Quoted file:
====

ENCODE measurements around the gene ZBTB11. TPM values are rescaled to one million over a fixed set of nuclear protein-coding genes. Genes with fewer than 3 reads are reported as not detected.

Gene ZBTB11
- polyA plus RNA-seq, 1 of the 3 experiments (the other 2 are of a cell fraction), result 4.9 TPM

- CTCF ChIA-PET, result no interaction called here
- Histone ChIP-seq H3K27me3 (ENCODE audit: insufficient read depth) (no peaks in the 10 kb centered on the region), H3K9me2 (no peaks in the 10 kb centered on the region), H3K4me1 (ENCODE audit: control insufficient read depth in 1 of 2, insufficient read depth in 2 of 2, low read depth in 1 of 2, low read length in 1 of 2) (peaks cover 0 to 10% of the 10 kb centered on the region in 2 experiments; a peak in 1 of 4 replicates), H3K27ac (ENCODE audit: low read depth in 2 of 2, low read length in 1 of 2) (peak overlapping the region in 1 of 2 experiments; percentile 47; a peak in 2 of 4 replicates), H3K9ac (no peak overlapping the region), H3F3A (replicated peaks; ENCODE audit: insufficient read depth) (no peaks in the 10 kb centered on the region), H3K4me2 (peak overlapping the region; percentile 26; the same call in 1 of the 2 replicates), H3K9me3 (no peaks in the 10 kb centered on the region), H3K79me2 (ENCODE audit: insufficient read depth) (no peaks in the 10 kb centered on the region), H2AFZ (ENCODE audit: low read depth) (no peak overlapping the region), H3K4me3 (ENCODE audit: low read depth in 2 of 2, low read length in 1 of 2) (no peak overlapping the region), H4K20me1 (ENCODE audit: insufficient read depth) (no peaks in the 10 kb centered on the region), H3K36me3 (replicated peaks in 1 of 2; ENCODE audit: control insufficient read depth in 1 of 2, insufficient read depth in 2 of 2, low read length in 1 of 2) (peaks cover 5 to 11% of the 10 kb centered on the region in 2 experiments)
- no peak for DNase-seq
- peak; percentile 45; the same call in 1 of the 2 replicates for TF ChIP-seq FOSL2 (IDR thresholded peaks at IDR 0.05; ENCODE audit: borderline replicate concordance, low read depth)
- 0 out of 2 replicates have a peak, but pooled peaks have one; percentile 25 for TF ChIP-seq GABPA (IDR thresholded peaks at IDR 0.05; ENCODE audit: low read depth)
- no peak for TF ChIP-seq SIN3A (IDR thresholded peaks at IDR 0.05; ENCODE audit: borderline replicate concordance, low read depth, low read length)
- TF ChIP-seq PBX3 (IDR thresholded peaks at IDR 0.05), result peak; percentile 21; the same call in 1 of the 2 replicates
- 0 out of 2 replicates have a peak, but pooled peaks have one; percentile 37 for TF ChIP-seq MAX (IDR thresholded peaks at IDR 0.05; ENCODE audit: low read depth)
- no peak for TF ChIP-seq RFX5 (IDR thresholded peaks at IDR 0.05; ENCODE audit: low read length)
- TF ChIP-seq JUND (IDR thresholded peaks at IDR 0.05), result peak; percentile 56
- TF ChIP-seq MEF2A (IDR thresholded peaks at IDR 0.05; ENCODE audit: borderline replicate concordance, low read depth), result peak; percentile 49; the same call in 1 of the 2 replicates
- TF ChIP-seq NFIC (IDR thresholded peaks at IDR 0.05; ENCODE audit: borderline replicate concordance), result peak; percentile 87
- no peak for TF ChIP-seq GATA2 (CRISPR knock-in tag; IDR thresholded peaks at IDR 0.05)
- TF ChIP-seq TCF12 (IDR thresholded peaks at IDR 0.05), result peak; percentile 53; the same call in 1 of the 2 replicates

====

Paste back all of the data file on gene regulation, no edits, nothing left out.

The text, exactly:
ENCODE measurements around the gene ZBTB11. TPM values are rescaled to one million over a fixed set of nuclear protein-coding genes. Genes with fewer than 3 reads are reported as not detected.

Gene ZBTB11
- polyA plus RNA-seq, 1 of the 3 experiments (the other 2 are of a cell fraction), result 4.9 TPM

- CTCF ChIA-PET, result no interaction called here
- Histone ChIP-seq H3K27me3 (ENCODE audit: insufficient read depth) (no peaks in the 10 kb centered on the region), H3K9me2 (no peaks in the 10 kb centered on the region), H3K4me1 (ENCODE audit: control insufficient read depth in 1 of 2, insufficient read depth in 2 of 2, low read depth in 1 of 2, low read length in 1 of 2) (peaks cover 0 to 10% of the 10 kb centered on the region in 2 experiments; a peak in 1 of 4 replicates), H3K27ac (ENCODE audit: low read depth in 2 of 2, low read length in 1 of 2) (peak overlapping the region in 1 of 2 experiments; percentile 47; a peak in 2 of 4 replicates), H3K9ac (no peak overlapping the region), H3F3A (replicated peaks; ENCODE audit: insufficient read depth) (no peaks in the 10 kb centered on the region), H3K4me2 (peak overlapping the region; percentile 26; the same call in 1 of the 2 replicates), H3K9me3 (no peaks in the 10 kb centered on the region), H3K79me2 (ENCODE audit: insufficient read depth) (no peaks in the 10 kb centered on the region), H2AFZ (ENCODE audit: low read depth) (no peak overlapping the region), H3K4me3 (ENCODE audit: low read depth in 2 of 2, low read length in 1 of 2) (no peak overlapping the region), H4K20me1 (ENCODE audit: insufficient read depth) (no peaks in the 10 kb centered on the region), H3K36me3 (replicated peaks in 1 of 2; ENCODE audit: control insufficient read depth in 1 of 2, insufficient read depth in 2 of 2, low read length in 1 of 2) (peaks cover 5 to 11% of the 10 kb centered on the region in 2 experiments)
- no peak for DNase-seq
- peak; percentile 45; the same call in 1 of the 2 replicates for TF ChIP-seq FOSL2 (IDR thresholded peaks at IDR 0.05; ENCODE audit: borderline replicate concordance, low read depth)
- 0 out of 2 replicates have a peak, but pooled peaks have one; percentile 25 for TF ChIP-seq GABPA (IDR thresholded peaks at IDR 0.05; ENCODE audit: low read depth)
- no peak for TF ChIP-seq SIN3A (IDR thresholded peaks at IDR 0.05; ENCODE audit: borderline replicate concordance, low read depth, low read length)
- TF ChIP-seq PBX3 (IDR thresholded peaks at IDR 0.05), result peak; percentile 21; the same call in 1 of the 2 replicates
- 0 out of 2 replicates have a peak, but pooled peaks have one; percentile 37 for TF ChIP-seq MAX (IDR thresholded peaks at IDR 0.05; ENCODE audit: low read depth)
- no peak for TF ChIP-seq RFX5 (IDR thresholded peaks at IDR 0.05; ENCODE audit: low read length)
- TF ChIP-seq JUND (IDR thresholded peaks at IDR 0.05), result peak; percentile 56
- TF ChIP-seq MEF2A (IDR thresholded peaks at IDR 0.05; ENCODE audit: borderline replicate concordance, low read depth), result peak; percentile 49; the same call in 1 of the 2 replicates
- TF ChIP-seq NFIC (IDR thresholded peaks at IDR 0.05; ENCODE audit: borderline replicate concordance), result peak; percentile 87
- no peak for TF ChIP-seq GATA2 (CRISPR knock-in tag; IDR thresholded peaks at IDR 0.05)
- TF ChIP-seq TCF12 (IDR thresholded peaks at IDR 0.05), result peak; percentile 53; the same call in 1 of the 2 replicates